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GCN Circular 11574

Subject
New feature in Fermi GBM GRB Ground Position Notices
Date
2011-01-17T04:19:13Z (13 years ago)
From
Valerie Connaughton at UAH/NSSTC <valerie.connaughton@nasa.gov>
Valerie Connaughton reports for the Fermi GBM Team:

As of today, new information has been added to the GBM Ground Location
GCN notices (GCN/FERMI_GBM_GND_POSITION) that will alert observers that
a bright, hard burst has occurred in the LAT field-of-view.
This additional information is derived from the limited real-time data
extracted by the flight software, telemetered to the ground, and used
to calculate the automated on-ground burst locations currently distributed
in the notice within seconds - tens of seconds of the burst trigger.

Background-subtracted count rates above 200 keV registered in the BGO
detectors for events localized within 70 deg of the LAT boresight are
used to flag the event.  This is done for each of the localizations
performed on the ground, so that it is possible that an event can be
flagged as interesting in one notice and not in another, owing to
brightness variations and spectral evolution in the burst.

The background measure and integration time for the data provide less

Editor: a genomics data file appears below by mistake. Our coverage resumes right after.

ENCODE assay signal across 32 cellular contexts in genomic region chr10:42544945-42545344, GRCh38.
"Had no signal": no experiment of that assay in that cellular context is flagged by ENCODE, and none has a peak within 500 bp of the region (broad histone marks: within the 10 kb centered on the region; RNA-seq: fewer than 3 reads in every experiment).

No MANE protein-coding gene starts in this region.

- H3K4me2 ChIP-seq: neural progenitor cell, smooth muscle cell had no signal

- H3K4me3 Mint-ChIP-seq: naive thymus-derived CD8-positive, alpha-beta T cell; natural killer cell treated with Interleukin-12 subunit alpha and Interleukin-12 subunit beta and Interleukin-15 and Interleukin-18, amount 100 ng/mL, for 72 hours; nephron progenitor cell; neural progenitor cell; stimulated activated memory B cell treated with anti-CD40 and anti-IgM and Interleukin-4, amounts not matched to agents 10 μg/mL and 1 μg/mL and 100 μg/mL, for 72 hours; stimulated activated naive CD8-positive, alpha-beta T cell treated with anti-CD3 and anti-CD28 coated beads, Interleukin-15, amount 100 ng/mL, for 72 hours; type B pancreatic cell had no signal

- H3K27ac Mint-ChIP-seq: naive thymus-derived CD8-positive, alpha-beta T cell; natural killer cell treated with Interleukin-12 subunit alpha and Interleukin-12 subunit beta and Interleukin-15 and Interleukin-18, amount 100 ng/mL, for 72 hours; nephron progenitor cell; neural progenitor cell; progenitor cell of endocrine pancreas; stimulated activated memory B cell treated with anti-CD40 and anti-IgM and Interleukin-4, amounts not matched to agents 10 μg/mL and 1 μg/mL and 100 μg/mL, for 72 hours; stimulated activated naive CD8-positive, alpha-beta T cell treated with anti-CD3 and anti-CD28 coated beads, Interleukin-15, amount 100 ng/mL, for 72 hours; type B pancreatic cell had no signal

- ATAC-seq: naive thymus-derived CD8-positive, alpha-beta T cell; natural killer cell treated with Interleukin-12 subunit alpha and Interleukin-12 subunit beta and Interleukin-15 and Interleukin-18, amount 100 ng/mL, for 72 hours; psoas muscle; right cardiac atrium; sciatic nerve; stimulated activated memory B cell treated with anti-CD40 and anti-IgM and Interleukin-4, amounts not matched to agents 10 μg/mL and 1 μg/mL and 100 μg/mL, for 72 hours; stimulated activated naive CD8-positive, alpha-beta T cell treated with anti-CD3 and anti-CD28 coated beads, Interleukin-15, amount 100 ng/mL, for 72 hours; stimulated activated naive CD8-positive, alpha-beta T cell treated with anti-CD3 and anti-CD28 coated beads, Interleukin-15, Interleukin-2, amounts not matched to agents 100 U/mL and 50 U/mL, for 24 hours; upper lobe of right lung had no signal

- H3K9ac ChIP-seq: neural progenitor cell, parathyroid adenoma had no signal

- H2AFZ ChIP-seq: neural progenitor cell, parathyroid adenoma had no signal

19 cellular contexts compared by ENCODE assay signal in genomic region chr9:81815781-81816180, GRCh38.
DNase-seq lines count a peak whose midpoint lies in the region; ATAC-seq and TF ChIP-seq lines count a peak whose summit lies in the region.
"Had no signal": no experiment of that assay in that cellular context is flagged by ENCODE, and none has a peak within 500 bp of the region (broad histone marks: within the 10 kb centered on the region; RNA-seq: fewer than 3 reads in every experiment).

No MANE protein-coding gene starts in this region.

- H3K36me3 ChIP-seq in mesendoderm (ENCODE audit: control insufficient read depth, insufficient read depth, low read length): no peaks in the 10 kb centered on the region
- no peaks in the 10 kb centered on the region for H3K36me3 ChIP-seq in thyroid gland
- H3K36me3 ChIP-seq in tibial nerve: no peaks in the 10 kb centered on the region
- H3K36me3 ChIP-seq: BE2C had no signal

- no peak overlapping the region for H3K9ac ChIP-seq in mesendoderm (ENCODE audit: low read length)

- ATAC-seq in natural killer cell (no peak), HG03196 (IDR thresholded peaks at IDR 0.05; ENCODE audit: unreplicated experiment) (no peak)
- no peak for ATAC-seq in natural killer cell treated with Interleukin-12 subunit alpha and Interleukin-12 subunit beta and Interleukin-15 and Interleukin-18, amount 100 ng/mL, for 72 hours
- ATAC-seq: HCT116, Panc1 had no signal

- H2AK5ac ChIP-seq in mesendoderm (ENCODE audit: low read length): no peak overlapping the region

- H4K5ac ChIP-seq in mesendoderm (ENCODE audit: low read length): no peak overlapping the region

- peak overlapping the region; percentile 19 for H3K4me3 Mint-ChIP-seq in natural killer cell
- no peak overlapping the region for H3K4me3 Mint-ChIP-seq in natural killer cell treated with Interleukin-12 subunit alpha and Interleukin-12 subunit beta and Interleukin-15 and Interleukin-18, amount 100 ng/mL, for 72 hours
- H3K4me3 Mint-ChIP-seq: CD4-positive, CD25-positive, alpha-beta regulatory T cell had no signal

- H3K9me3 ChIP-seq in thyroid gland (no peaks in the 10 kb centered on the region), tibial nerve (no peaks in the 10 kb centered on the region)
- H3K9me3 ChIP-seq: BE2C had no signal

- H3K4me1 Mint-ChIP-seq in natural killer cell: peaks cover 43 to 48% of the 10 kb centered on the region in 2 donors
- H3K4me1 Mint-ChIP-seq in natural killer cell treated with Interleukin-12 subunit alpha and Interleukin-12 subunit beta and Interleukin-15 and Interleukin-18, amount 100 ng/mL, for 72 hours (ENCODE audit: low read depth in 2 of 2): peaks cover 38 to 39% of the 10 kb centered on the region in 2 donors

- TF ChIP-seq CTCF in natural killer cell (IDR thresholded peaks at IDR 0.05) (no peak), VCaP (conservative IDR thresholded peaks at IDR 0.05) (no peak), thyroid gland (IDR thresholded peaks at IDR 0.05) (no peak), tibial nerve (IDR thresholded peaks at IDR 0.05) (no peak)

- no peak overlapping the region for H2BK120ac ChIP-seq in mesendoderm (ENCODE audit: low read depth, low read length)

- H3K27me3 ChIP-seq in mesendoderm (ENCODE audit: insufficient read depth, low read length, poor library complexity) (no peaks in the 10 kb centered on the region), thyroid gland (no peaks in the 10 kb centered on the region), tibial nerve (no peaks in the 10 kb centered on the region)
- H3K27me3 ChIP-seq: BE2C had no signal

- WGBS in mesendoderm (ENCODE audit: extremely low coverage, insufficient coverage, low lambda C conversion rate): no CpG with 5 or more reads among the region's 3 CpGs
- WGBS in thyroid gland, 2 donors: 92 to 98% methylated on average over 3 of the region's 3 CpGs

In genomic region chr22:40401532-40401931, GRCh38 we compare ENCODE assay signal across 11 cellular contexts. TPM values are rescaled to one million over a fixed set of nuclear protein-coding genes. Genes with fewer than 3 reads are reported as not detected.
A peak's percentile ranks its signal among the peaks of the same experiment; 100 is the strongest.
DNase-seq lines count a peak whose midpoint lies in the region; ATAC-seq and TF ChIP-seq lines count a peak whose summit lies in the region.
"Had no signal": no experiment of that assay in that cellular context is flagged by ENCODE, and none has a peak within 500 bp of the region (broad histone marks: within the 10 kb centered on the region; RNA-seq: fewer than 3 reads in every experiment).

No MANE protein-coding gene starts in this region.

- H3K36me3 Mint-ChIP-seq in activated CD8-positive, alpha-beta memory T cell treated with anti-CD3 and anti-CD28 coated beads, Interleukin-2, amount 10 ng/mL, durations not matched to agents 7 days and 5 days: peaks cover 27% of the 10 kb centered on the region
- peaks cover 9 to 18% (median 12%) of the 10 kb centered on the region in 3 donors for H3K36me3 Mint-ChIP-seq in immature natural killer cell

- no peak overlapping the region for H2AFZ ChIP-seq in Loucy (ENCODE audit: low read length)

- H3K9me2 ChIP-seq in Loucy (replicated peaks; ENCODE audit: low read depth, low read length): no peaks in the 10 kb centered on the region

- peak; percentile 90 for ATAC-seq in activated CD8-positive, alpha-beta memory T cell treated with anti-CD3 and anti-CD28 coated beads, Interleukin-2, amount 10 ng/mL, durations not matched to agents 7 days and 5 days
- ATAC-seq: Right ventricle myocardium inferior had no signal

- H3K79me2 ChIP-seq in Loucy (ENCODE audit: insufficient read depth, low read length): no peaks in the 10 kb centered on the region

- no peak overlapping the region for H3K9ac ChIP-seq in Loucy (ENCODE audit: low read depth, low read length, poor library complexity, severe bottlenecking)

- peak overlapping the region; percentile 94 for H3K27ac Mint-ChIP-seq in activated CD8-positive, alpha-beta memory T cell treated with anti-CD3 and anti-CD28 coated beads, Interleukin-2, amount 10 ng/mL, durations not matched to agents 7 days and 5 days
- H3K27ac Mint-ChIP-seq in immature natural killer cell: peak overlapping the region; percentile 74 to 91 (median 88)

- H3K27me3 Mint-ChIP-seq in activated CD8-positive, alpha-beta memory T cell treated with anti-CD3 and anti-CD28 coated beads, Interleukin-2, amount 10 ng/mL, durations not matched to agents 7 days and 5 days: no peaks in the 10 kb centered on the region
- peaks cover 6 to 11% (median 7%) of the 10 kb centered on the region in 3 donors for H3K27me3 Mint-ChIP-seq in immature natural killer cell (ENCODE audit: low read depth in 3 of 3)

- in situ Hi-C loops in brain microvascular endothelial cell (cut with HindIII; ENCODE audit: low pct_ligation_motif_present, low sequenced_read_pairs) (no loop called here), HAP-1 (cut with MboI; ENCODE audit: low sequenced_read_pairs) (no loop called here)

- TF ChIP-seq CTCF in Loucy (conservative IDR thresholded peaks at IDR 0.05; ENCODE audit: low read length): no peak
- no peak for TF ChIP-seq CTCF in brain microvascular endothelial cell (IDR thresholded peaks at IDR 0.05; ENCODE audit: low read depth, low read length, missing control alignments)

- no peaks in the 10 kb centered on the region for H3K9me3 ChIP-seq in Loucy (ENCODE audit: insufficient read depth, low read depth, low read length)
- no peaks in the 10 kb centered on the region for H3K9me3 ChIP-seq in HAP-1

information than is available after the full data download hours later,
so the method is not completely reliable, but it is fast and should
permit observers to dedicate more effort to following up the sub-set of
events that contains the LAT-detected burst population.

The identification technique is susceptible to false positives in the
case of short bursts, which can be mistakenly identified as bright owing
to short integration times being more susceptible to statistical
fluctuations above backgrounds measured in a fairly crude automated
fashion.  We have attempted to mitigate this by penalizing information
obtained from integration times shorter than 64 ms, while still
retaining the brighter short bursts.

We have set a threshold which would have flagged 13 of the 18
high-confidence LAT detections between July 2008 and December 2010, with
an additional 24 flagged events that are not high-confidence LAT
detections (though some are low-confidence LAT detections).   By
lowering the threshold, we can identify all but two of the LAT
high-confidence detections (GRB081215 was seen at 90 deg off-axis, and
GRB100116 triggered on a precursor with the main, LAT-detected emission
occurring 80 seconds later, beyond the time when the GBM FSW passes on
the information for localization).  Lowering the threshold this way
comes at a cost of flagging 81 additional bursts (out of a total 575 GBM
GRBs).

Our thresholds can easily be altered upon feedback from the community.

Statistical uncertainties on these types of localizations can be as low
as 1 deg.  An additional systematic error is associated with our
localizations.    Based on a study using 150 GRBs localized by other
instruments (LAT, Swift BAT, SuperAGILE, INTEGRAL, MAXI, the
InterPlanetary Network), this additional uncertainty is 3.2 deg for 70%
of the automated ground locations distributed in these notices, and 9.5
deg for the remaining 30% (Briggs et al., in preparation).  The GBM team
is working to reduce these uncertainties.

Please address feedback and questions tovalerie@nasa.gov
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